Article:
Public Contract Law Journal

The Defense Base Act: War Risk Syndrome

by C. Jason Bromley
U. S. Armed Forces

U. S. Armed Forces

Major C. Jason Bromley (carl.j.bromley.civ@mail.mil) serves as a Reserve Officer in the U.S. Army Judge Advocate General’s Corps and attorney for the U.S. Army Intelligence & Security Command. This paper was submitted in partial satisfaction of the requirements for the degree of Master of Laws in Government Procurement at The George Washington Uni-versity Law School. The views expressed in this paper are solely those of the author and do not reflect the official policy or position of the United States Army, Department of Defense, or U.S. Government. The author wishes to thank Mike Cameron, Dean Jessica Tillipman, and Director Karen Da Ponte Thornton for their comments and guidance in writing this Ar-ticle. He also wishes to thank his wife, Monica Bromley, for her unwavering support and un-yielding encouragement.

I.  Introduction

The federal government left billions of potential savings on the table due to lack of oversight of wartime contracting in Iraq and Afghanistan.1 As Congress’s power of the purse prompts the Department of Defense (DoD) to wring out billions in reductions to its headquarters, administrative and support staff, military retirement plans, and the total number of service members, they not only miss the boat on a larger cost savings but also weaken the future of our force.2

In fiscal year 2015, the DoD funded over $277 billion in contract awards.3 The spending on DoD contracts became so high that when juxtaposed with the gross domestic product (GDP) of developed countries, such as Finland, Chile, or Pakistan, the DoD’s contract awards for fiscal year 2015 were actually higher.4 In fact, DoD contracts awarded during fiscal year 2015 valued more than the GDP of 154 countries around the world.5

Over the last five years, the DoD consistently obligated a majority of its contract dollars for service acquisitions.6 The DoD is the federal government’s largest purchaser of contractor provided services.7 These enormous buckets of money represent an opportunity for Congress and the DoD to find potential cost reductions.8 Reforms for better oversight of claim reimbursements under the Defense Base Act (DBA) and War Hazards Compensation Act (WHCA) could yield dramatic efficiencies without negatively impacting the Warfighter.9 All DoD service contracts in Iraq or Afghanistan require contractors to obtain DBA insurance coverage.10 Under the terms of the contract, the contractor invoices its DBA premiums to the government for full reimbursement.11 The DBA works similarly to workers’ compensation insurance and covers a contractor employee’s health injuries sustained while performing in Iraq or Afghanistan.12 The WHCA supplements an Iraq or Afghanistan DBA claim if an employee’s injury or death occurs as a result of a “war-risk hazard.”13 Pursuant to the WHCA, an employer will be reimbursed by the Department of Labor (DoL) for the full amount of the original DBA claim.14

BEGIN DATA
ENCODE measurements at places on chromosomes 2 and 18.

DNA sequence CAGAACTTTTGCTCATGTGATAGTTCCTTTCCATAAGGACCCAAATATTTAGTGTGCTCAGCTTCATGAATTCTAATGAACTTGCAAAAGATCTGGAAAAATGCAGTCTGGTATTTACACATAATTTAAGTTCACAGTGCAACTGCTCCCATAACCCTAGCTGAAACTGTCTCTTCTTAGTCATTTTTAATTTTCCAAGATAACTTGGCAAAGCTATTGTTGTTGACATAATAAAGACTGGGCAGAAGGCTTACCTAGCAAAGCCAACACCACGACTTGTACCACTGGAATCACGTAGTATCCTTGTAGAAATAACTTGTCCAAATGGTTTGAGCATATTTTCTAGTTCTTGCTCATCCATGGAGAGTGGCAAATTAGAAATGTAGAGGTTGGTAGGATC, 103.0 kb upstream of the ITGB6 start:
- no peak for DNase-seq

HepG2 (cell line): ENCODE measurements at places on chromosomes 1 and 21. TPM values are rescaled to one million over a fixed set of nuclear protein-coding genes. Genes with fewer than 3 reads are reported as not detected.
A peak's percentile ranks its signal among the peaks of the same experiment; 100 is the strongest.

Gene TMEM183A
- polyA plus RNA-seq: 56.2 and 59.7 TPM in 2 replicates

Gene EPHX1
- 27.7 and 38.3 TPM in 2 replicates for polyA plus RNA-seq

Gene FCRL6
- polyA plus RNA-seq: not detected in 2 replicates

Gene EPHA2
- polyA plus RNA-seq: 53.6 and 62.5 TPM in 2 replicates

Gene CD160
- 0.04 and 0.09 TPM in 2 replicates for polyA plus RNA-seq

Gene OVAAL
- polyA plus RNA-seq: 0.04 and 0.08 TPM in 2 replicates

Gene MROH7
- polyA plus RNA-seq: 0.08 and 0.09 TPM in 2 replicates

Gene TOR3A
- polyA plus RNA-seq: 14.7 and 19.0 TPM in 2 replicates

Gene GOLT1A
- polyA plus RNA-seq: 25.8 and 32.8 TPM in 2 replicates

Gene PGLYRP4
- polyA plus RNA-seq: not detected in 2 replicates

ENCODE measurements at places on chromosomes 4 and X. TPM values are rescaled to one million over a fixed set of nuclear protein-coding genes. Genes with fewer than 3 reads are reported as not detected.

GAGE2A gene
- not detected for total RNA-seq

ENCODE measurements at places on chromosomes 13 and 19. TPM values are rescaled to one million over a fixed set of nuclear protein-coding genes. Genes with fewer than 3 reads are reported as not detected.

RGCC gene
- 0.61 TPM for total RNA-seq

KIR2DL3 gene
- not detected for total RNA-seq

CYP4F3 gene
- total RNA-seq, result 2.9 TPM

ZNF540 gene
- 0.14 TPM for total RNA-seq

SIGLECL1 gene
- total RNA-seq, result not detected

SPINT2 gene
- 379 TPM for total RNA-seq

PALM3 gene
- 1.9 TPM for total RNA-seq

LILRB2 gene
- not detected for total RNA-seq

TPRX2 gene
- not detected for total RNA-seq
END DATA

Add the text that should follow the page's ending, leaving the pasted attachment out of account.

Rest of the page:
Lack of existing oversight of the interplay between the DBA and WHCA represents an opportunity for significant cost reform.15 The DoD’s wartime contracts pay magnified DBA insurance premiums to the insurance carriers that charge high rates based upon the war risks associated with Iraq and Afghanistan.16 But the DBA insurance carriers are eligible under the WHCA to receive full reimbursement for each war related injury or death resultant from war-risk hazards in Iraq or Afghanistan; hence, they should have no need to raise premiums for this risk.17 As a result, DBA insurance carriers disproportionately inflate premiums.18 Not only do DBA insurance carriers receive large payouts through inflated premiums, ultimately paid by the DoD, they may also seek reimbursement for the covered war-risk hazards through the DoL.19 I have labeled this predicament: the DBA “war risk syndrome.” This war risk syndrome can also benefit a contractor by increasing its general and administrative expenses, which can then be marked up for a profit. Thus, DBA insurance carriers, brokers, and contractors can reap an inequitable profit. In this Article, I propose that the federal government has an opportunity to immediately achieve DoD cost savings and mitigate the DBA war risk syndrome through its contracting officers and better oversight of WHCA payments.

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